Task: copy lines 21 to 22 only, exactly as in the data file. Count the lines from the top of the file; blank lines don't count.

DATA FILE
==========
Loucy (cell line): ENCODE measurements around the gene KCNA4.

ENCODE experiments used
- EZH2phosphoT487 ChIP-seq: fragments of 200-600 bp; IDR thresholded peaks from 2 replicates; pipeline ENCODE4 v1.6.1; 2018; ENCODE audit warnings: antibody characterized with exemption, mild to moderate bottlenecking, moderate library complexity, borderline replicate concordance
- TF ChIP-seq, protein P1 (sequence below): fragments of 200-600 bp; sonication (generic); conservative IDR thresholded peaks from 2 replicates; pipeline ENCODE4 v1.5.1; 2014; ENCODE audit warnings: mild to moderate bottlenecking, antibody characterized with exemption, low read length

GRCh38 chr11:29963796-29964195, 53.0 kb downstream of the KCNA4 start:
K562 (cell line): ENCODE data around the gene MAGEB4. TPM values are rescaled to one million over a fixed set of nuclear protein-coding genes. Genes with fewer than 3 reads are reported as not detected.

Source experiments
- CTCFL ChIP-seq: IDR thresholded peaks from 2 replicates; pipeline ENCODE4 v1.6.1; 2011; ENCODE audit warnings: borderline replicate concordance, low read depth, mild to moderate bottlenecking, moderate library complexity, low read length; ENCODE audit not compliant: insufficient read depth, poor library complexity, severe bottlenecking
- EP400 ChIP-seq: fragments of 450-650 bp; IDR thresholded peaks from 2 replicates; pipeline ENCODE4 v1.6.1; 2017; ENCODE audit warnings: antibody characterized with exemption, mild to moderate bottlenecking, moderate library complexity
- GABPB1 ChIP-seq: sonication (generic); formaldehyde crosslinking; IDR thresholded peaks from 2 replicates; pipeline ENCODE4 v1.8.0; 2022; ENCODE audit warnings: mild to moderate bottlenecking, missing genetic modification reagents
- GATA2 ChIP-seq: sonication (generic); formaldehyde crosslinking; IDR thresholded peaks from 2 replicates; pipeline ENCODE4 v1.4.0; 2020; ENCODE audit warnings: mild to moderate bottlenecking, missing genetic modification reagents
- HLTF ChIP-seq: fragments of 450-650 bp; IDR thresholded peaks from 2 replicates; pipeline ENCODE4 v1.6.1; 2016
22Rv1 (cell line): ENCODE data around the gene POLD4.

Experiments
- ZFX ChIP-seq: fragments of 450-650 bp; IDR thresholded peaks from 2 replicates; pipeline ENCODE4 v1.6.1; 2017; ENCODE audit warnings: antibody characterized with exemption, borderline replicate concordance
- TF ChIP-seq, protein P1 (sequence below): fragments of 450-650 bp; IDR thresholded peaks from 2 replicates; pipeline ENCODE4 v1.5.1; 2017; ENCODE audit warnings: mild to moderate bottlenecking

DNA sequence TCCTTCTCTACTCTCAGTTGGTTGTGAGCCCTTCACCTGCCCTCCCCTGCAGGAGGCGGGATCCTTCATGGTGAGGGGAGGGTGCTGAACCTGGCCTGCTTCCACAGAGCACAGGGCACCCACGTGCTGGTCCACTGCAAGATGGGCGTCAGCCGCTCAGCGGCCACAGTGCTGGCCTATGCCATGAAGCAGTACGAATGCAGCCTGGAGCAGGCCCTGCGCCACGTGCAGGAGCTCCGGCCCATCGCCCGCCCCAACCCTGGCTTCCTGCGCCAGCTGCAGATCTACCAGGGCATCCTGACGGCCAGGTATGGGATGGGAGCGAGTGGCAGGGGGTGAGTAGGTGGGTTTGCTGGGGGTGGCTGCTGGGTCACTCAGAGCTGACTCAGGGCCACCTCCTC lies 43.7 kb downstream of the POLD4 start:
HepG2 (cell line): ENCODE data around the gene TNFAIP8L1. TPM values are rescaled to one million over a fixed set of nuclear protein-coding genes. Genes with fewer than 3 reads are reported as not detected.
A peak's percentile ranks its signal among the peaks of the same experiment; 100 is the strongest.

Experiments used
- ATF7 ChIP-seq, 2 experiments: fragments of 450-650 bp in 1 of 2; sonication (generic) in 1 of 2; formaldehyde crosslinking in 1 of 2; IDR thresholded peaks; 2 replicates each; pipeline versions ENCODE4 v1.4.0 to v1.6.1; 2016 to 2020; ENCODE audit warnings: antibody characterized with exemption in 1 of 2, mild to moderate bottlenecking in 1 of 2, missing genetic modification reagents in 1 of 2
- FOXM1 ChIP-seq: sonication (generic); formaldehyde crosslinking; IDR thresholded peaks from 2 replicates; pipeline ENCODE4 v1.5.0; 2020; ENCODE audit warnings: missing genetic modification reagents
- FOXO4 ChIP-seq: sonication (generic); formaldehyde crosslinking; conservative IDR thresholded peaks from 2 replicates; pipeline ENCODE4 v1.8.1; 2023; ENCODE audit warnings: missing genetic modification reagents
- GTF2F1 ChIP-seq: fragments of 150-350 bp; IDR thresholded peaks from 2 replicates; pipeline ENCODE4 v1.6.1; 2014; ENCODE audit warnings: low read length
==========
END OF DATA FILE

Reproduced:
- ATF7 ChIP-seq, 2 experiments: fragments of 450-650 bp in 1 of 2; sonication (generic) in 1 of 2; formaldehyde crosslinking in 1 of 2; IDR thresholded peaks; 2 replicates each; pipeline versions ENCODE4 v1.4.0 to v1.6.1; 2016 to 2020; ENCODE audit warnings: antibody characterized with exemption in 1 of 2, mild to moderate bottlenecking in 1 of 2, missing genetic modification reagents in 1 of 2
- FOXM1 ChIP-seq: sonication (generic); formaldehyde crosslinking; IDR thresholded peaks from 2 replicates; pipeline ENCODE4 v1.5.0; 2020; ENCODE audit warnings: missing genetic modification reagents